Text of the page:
Conservative Lawmaker Attacks Khamenei-Appointed Ruling Council | Iran International

Conservative Lawmaker Attacks Khamenei-Appointed Ruling Council

Mostafa Mirsalim, a disgruntled senior lawmaker, has called for a parliamentary investigation into the performance of the highest-ranking council set up by Iran’s Supreme Leader Ali Khamenei.

The ‘Coordination Council’ of the heads of the three branches of the Iranian political system - the President, the Judiciary Chief, and the Speaker of the Parliament (Majles) - was established in May 2018 and immediately tasked with forming an ‘Economic War Chamber’ to counter United States sanctions.

According to newspapers in Tehran on Thursday, September 17, Mirsalim has “attacked President Hassan Rouhani, Judiciary Chief Ebrahim Raeesi, and Majles Speaker Mohammad Bagher Ghalibaf” during a speech in the Majles on Wednesday. The move is unusual given the Coordination Council was clearly established by the leader.

Mostafa Mirsalim, one of the most hardliner Iranian politicians, is one of the leading members of the traditional conservative Islamic Coalition Party. He was Khamenei's chief of staff when the current leader was president and Culture Minister 1994-7 under President Akbar Hashemi-Rafsanjani.

The Coordination Council has so far made decisions on the annual budget, the price of gasoline, and the listing of oil bonds on the stock market.

In all three cases, the council’s decisions have either been annulled or turned out to be highly controversial.

Meanwhile, the trio have failed to solve the issue of compliance with international standards over money laundering and ‘terrorism financing’, as demanded by the Paris-based intergovernmental Financial Action Task Force (FATF). It remains in abeyance after draft legislation was handed over to the Expediency Council in October 2019.

When the rise in gasoline prices led to nationwide protests in November 2019, the heads of the three powers - even Rouhani whose government was responsible for implementing the decision - distanced themselves from the move.

Most recently, after Rouhani announced that the three had agreed to sell oil bonds on the stock exchange to reduce the budget deficit and ease the country’s economic crisis, the two other leading officials not only opposed the decision but wrote to Khamenei in protest.

In what was possibly a reference to the extremely low turnout of last week's mid-term elections, Mirsalim said the Rouhani administration's performance during the past seven years had adversely affected the people's trust in the government.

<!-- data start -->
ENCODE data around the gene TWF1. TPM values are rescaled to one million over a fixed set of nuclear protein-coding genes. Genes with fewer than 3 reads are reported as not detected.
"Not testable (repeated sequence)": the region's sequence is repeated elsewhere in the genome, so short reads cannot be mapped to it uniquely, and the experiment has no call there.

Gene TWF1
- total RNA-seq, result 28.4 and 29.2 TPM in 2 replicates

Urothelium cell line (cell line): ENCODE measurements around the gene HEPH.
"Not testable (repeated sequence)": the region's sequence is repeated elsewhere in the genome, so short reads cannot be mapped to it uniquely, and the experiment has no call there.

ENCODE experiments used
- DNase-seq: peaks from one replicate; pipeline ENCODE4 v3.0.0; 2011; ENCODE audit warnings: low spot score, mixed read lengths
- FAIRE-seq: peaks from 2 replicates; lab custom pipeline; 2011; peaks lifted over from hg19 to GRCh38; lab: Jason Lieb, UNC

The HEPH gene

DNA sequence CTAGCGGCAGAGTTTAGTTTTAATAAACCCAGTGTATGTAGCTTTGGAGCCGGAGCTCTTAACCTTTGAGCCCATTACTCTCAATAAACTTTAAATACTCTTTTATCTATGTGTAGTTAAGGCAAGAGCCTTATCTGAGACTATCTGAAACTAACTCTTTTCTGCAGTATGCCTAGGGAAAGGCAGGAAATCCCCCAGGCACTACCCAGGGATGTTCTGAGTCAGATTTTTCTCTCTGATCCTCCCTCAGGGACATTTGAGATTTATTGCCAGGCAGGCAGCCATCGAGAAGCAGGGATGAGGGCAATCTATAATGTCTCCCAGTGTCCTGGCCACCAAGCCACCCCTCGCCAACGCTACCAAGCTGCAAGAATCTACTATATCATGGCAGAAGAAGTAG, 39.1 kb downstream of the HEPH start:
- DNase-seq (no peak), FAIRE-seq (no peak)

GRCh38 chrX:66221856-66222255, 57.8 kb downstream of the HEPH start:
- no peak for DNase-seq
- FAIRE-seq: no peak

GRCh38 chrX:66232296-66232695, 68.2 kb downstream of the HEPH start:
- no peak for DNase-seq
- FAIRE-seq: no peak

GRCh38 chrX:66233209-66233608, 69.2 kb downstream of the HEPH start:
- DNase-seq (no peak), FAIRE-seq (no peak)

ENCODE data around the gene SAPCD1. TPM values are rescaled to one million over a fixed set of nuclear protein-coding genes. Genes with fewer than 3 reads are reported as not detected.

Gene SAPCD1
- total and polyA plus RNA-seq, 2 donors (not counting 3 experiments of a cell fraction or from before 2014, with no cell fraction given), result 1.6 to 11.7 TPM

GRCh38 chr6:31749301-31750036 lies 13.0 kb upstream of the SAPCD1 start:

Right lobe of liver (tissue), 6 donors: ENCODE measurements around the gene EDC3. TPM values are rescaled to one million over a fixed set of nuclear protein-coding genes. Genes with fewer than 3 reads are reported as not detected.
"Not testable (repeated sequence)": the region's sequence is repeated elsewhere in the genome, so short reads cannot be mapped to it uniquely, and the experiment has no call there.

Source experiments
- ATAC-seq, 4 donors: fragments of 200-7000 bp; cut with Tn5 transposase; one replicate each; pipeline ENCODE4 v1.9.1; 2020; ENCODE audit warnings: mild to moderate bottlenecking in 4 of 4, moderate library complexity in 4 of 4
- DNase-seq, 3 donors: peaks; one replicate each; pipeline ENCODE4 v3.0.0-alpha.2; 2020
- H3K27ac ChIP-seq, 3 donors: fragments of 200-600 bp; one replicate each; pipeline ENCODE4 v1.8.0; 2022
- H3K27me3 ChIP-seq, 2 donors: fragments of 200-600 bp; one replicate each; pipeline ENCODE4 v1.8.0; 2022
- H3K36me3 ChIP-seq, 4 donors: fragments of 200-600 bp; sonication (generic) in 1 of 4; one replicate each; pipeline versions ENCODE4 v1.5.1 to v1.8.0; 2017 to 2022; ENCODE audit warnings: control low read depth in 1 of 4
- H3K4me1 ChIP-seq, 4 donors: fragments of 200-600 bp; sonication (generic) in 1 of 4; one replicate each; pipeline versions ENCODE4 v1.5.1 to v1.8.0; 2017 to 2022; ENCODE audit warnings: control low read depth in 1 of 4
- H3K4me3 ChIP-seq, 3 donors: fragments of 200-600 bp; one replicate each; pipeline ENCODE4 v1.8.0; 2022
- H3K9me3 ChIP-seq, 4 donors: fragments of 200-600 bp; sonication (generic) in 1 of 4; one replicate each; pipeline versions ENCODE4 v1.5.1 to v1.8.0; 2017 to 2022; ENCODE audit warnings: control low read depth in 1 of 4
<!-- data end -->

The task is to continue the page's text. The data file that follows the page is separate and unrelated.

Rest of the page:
Mirsalim berated the government for failing to accomplish its economic goals, and said it was parliament’s responsibility to stop the administration from causing further damage.  

He expressed regret that with Rouhani in his final months of office – an election is due in early 2021 and Rouhani ineligible for a third consecutive term – questioning or impeaching his administration would bear no fruit and would waste at least three months of the parliament’s time.  Khamenei has already prohibited Rouhani's impeachment on the same grounds.   

Mirsalim further criticized the administration and the coordination council, blaming them for the “inappropriate act of printing new banknotes without proper backing.”

Meanwhile, he questioned diverting funds from the country’s hard currency reserve, the National Development Fund, and said the fate of the one billion euros taken from the fund in May was unclear. Some officials had said previously that actually less than one third of the money was put at the government’s disposal.

Mirsalim said that the Majles should launch an investigation into the council's performance during the past two years. “It is a mistake to think that the heads of the bodies of the government are saints and should be immune to criticism,” he insisted.

Meanwhile, he called for returning to Parliament legislative powers that have been handed over to the Coordination Council.

Mirsalim was a candidate for the presidency in 2017, when all the current heads of the three branches were his rivals. He also stood for Majles speaker in May, but his contestants proved more popular among lawmakers. 


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